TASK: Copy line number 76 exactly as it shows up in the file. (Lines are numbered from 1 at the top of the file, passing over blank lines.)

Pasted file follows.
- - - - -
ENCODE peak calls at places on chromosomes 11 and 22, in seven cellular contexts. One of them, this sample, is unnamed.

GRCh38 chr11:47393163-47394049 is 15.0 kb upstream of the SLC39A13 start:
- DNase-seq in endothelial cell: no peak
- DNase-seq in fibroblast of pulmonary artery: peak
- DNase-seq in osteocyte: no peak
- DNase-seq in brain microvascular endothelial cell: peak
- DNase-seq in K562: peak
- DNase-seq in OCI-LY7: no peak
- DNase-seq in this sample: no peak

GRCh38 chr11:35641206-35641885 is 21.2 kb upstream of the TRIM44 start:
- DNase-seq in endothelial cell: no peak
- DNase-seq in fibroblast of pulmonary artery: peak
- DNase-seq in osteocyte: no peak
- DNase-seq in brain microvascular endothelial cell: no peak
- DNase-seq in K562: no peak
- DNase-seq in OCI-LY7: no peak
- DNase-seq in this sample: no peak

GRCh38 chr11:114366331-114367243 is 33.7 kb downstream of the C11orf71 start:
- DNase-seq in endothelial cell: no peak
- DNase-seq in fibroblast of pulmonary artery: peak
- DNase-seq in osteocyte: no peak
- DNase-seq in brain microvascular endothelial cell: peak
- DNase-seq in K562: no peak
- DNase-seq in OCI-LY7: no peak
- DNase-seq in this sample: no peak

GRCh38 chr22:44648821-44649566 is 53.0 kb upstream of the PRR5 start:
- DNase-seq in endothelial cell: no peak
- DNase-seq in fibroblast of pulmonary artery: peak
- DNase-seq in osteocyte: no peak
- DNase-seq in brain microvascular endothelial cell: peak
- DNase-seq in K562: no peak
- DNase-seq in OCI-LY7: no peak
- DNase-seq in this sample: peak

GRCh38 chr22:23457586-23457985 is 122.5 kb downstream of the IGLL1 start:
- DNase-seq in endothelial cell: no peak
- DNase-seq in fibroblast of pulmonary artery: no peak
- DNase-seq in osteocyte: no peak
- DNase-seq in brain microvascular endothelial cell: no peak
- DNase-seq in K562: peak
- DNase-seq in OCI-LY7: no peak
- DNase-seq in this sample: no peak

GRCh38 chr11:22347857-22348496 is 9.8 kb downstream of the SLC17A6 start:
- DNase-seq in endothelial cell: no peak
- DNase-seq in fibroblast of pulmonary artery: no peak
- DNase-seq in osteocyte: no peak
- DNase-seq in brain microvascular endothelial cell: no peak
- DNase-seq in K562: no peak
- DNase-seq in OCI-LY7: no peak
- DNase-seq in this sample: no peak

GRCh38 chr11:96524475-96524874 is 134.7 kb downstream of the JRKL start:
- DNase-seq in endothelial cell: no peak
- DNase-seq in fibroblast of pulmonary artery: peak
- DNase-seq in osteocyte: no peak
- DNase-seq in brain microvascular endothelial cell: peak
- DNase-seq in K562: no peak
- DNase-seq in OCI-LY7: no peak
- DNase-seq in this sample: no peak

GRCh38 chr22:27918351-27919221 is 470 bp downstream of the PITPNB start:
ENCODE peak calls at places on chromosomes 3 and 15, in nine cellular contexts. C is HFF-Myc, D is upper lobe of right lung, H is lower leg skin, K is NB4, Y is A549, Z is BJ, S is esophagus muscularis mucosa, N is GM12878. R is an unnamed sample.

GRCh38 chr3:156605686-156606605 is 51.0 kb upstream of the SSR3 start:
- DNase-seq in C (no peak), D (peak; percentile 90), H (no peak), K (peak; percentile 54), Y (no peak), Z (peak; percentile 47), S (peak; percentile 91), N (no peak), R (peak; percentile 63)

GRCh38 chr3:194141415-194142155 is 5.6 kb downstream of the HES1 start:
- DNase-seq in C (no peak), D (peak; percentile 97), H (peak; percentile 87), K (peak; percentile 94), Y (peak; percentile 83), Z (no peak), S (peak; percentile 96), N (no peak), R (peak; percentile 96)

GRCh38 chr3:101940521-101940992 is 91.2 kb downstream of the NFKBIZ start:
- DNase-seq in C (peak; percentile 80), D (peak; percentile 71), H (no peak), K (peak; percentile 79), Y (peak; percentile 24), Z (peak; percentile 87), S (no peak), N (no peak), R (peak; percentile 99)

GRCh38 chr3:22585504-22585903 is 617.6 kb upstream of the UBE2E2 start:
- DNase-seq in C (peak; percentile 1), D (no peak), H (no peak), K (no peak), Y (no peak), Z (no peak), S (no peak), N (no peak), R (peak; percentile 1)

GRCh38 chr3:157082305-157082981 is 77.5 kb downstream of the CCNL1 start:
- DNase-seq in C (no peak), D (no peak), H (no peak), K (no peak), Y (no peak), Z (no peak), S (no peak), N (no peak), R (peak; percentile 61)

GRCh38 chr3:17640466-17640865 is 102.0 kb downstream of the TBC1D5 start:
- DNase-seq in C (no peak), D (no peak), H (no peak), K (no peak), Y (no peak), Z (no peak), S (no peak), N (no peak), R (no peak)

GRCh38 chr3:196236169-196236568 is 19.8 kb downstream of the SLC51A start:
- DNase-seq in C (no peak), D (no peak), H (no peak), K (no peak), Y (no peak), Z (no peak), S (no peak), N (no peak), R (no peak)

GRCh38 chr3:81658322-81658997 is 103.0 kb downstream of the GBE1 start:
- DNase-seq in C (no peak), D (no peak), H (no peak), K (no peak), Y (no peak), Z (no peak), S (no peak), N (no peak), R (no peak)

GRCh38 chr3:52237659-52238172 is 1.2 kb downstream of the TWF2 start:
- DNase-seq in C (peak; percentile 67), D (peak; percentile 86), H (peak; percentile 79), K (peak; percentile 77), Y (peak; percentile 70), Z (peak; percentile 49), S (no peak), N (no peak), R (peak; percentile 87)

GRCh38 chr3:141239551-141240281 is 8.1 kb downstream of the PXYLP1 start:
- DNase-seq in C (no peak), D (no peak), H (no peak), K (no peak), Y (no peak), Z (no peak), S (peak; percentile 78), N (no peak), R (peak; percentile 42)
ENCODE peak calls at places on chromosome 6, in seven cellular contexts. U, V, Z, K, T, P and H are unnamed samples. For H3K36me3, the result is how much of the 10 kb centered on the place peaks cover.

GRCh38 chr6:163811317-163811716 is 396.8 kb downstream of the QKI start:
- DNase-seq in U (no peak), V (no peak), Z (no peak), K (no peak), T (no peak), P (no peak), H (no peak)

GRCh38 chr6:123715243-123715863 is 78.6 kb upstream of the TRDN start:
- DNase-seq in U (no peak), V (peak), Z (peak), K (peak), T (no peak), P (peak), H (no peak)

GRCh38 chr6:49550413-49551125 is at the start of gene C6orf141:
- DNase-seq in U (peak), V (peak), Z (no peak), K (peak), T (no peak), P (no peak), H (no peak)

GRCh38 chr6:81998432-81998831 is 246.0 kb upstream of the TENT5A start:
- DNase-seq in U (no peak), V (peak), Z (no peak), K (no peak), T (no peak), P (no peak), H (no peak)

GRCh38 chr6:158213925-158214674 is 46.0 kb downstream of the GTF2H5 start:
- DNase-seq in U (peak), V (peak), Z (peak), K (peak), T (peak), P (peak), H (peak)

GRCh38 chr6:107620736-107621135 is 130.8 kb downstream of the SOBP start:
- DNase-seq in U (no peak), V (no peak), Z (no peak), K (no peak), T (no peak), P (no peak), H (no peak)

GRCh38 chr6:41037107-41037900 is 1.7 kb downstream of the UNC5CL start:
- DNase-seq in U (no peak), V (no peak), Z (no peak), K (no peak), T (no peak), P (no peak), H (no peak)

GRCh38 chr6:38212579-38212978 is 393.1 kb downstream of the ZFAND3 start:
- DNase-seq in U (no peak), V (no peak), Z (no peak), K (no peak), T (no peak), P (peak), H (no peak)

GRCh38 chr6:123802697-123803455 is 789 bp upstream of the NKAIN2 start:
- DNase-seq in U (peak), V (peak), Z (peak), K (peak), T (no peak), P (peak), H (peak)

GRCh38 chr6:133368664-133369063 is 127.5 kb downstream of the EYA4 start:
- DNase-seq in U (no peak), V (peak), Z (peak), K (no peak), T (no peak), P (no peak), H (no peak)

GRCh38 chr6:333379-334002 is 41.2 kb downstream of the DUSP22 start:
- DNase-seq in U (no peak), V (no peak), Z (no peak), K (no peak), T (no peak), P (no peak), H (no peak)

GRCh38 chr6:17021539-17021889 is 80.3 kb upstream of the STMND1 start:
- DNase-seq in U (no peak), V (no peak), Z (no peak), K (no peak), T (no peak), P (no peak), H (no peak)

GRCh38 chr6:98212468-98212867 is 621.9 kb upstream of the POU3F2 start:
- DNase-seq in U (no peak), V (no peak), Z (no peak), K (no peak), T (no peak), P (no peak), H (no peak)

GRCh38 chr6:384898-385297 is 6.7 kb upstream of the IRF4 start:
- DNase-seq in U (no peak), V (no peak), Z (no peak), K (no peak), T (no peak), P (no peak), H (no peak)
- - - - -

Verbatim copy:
GRCh38 chr3:52237659-52238172 is 1.2 kb downstream of the TWF2 start: